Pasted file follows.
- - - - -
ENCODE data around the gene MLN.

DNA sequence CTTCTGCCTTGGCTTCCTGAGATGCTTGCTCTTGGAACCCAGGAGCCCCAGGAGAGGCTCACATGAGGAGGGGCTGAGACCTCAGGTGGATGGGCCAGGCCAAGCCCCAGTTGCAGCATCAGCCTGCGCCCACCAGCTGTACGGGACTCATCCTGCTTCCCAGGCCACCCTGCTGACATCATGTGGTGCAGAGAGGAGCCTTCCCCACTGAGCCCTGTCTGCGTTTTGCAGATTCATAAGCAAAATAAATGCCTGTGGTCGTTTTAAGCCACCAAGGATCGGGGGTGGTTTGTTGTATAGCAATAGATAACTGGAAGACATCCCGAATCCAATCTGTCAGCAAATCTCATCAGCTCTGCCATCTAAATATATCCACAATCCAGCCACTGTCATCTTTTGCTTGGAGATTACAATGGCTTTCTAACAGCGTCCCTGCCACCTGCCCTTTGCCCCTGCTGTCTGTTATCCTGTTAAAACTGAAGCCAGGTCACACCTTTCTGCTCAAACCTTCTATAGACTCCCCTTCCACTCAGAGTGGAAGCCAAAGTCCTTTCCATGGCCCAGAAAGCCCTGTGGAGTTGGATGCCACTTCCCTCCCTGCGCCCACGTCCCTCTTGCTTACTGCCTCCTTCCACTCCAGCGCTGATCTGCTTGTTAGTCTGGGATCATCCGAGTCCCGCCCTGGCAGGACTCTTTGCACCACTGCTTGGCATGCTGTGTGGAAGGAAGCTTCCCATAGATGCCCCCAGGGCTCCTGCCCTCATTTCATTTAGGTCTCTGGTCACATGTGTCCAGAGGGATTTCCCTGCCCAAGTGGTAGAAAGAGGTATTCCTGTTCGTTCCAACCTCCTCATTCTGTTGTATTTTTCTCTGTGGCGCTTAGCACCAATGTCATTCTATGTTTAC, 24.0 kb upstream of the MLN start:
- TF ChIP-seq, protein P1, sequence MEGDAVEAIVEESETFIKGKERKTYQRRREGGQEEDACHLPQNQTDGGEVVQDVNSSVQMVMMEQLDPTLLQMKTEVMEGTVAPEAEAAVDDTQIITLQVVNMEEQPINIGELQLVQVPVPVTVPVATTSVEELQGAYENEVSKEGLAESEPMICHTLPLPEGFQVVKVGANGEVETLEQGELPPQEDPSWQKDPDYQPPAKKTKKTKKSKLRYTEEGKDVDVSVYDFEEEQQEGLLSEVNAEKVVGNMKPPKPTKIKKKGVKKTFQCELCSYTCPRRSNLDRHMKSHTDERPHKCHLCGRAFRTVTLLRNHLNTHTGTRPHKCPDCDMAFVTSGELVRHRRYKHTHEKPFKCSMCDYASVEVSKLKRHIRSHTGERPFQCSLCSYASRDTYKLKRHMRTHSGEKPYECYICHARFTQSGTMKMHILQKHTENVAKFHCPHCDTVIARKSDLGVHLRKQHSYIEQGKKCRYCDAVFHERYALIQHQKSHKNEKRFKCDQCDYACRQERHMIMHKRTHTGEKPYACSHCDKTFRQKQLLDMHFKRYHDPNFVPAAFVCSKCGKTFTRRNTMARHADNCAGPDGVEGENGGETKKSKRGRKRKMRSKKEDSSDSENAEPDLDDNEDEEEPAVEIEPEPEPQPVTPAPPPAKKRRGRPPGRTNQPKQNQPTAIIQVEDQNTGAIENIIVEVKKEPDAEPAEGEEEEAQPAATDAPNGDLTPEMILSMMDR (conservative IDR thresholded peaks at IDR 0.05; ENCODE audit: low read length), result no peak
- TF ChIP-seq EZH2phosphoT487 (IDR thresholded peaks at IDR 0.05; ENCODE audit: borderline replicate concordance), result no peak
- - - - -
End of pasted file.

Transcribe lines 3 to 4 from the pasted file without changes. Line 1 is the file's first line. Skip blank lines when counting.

- TF ChIP-seq, protein P1, sequence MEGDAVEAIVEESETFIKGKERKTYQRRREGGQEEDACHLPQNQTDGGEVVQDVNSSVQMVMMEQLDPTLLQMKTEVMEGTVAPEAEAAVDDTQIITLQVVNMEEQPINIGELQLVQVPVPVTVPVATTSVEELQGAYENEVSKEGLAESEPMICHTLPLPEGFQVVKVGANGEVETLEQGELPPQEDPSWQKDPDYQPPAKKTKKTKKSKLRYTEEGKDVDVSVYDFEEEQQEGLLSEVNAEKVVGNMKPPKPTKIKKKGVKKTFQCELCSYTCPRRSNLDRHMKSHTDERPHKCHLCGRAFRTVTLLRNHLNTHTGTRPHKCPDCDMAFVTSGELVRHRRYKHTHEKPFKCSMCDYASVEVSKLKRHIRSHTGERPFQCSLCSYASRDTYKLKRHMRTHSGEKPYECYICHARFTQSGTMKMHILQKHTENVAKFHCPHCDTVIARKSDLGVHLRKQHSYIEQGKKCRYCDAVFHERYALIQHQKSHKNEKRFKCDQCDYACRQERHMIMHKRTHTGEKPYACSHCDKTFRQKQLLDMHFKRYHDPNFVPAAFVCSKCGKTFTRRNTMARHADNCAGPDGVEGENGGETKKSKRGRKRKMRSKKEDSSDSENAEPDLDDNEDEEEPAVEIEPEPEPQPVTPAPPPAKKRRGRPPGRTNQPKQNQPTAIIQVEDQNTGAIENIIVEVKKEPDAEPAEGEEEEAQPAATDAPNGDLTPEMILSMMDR (conservative IDR thresholded peaks at IDR 0.05; ENCODE audit: low read length), result no peak
- TF ChIP-seq EZH2phosphoT487 (IDR thresholded peaks at IDR 0.05; ENCODE audit: borderline replicate concordance), result no peak